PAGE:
|Single by The Bar-Kays|
|from the album Soul Finger|
|Released||April 14, 1967|
|Recorded||March 31, 1967|
|Songwriter(s)|| Jimmy King |
"Soul Finger" is the first single released by R&B group the Bar-Kays. It was issued by Stax Records on the Volt Records label on April 14, 1967.
In the music industry, a single is a type of release, typically a song recording of fewer tracks than an LP record or an album. This can be released for sale to the public in a variety of different formats. In most cases, a single is a song that is released separately from an album, although it usually also appears on an album. Typically, these are the songs from albums that are released separately for promotional uses such as digital download or commercial radio airplay and are expected to be the most popular. In other cases a recording released as a single may not appear on an album.
The Bar-Kays are an American soul, R&B, and funk group formed in 1966. The group had dozens of charting singles from the 1960s to the 1980s, including "Soul Finger" in 1967, "Son of Shaft" in 1972, and "Boogie Body Land" in 1980.
Stax Records is an American record label, originally based in Memphis, Tennessee. Founded in 1957 as Satellite Records, the label changed its name to Stax Records in 1961 and shared its operations with Volt Records, a sister label created to avoid the impression of favoritism among radio stations playing their records.
The song was written by the Bar-Kays while they were rehearsing with Norman West to perform a cover of J.J. Jackson's "But It's Alright".It begins with the melody of the popular children's song "Mary Had a Little Lamb" and then cuts into the main riff, punctuated with a high trumpet trill. It features a chorus of neighborhood children who had been loitering outside the recording studio; they were instructed to shout "Soul Finger!" and were paid with Coca-Cola. The idea for the title and the shouts came from the Stax songwriters Isaac Hayes and David Porter.
Norman West was a British Labour Party politician.
In popular music, a cover version, remake, cover song, revival, or simply cover, is a new performance or recording by someone other than the original artist or composer of a previously recorded, commercially released song.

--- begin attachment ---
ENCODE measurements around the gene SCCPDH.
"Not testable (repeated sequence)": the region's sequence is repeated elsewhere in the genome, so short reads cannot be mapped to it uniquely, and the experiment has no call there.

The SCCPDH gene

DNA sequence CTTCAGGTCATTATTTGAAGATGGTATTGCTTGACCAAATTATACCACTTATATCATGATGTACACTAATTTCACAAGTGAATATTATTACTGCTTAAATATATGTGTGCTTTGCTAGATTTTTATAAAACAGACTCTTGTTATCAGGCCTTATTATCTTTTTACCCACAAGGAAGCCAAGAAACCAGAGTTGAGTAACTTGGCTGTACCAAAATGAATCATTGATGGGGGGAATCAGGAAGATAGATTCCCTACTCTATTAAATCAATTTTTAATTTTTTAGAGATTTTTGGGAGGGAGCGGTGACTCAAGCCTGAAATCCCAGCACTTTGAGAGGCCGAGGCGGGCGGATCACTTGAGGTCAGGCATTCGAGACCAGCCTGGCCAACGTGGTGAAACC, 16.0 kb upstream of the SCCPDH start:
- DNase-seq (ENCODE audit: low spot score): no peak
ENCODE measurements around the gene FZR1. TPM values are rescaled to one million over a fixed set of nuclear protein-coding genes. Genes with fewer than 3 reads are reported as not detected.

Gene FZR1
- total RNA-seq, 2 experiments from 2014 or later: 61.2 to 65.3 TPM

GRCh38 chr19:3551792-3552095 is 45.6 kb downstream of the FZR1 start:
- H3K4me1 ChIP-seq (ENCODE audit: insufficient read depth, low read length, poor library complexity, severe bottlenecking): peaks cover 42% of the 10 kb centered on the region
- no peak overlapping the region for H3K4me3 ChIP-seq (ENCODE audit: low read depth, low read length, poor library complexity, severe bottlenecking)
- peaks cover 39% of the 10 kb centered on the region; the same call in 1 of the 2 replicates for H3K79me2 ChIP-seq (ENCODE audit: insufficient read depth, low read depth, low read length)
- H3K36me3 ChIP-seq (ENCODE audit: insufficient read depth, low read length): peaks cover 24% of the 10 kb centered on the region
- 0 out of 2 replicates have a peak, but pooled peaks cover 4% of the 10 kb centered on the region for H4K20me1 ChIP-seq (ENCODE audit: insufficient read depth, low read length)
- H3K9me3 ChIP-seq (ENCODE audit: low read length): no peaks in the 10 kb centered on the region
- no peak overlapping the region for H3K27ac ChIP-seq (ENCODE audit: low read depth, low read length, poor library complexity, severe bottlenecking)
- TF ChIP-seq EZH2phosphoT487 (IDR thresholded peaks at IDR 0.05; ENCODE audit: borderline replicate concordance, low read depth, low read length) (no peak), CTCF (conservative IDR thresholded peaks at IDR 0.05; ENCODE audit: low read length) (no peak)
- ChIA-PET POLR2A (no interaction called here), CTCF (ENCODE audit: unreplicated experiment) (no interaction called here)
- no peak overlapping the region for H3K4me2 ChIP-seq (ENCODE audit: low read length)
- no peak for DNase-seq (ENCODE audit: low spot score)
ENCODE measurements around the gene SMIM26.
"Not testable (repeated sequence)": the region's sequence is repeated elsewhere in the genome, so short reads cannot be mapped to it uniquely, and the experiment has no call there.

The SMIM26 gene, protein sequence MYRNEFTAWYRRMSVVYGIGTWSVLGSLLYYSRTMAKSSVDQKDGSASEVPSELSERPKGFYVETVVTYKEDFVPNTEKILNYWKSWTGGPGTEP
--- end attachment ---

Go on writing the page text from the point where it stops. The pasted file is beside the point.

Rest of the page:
A melody, also tune, voice, or line, is a linear succession of musical tones that the listener perceives as a single entity. In its most literal sense, a melody is a combination of pitch and rhythm, while more figuratively, the term can include successions of other musical elements such as tonal color. It may be considered the foreground to the background accompaniment. A line or part need not be a foreground melody.
"Soul Finger" was a hit in the United States, peaking at number 3 on the U.S. Billboard R&B singles chart and number 17 on the Billboard Hot 100.The B-side of the single was "Knucklehead", written by Booker T. Jones and Steve Cropper, which reached number 28 on the R&B singles chart and number 76 on the Hot 100. "Soul Finger" and "Knucklehead" were the first two tracks of the Bar-Kays' first LP, Soul Finger, issued on July 10, after nine more tracks had been recorded on June 23.
The Billboard Hot 100 is the music industry standard record chart in the United States for songs, published weekly by Billboard magazine. Chart rankings are based on sales, radio play, and online streaming in the United States.
Booker Taliaferro Jones Jr. is an American multi-instrumentalist, songwriter, record producer and arranger, best known as the frontman of the band Booker T. & the M.G.'s. He has also worked in the studios with many well-known artists of the 20th and 21st centuries, earning him a Grammy Award for lifetime achievement.
Steven Lee Cropper, also known as "Steve "The Colonel" Cropper", is an American guitarist, songwriter and record producer. He is the guitarist of the Stax Records house band, Booker T. & the M.G.'s, which backed artists such as Otis Redding, Sam & Dave, Carla Thomas, Rufus Thomas and Johnnie Taylor. He also acted as the producer of many of these records. He was later a member of the Blues Brothers band. Rolling Stone magazine ranked him 39th on its list of the 100 greatest guitarists of all time.
The song was featured in the 1985 film Spies Like Us during a scene in which Soviet missile control personnel hold a party. Dan Aykroyd, a star of the film, had previously covered "Soul Finger" with John Belushi and their band, the Blues Brothers, on their album, Made in America . The song was also used in the 2007 film Superbad and the 2009 film Soul Men .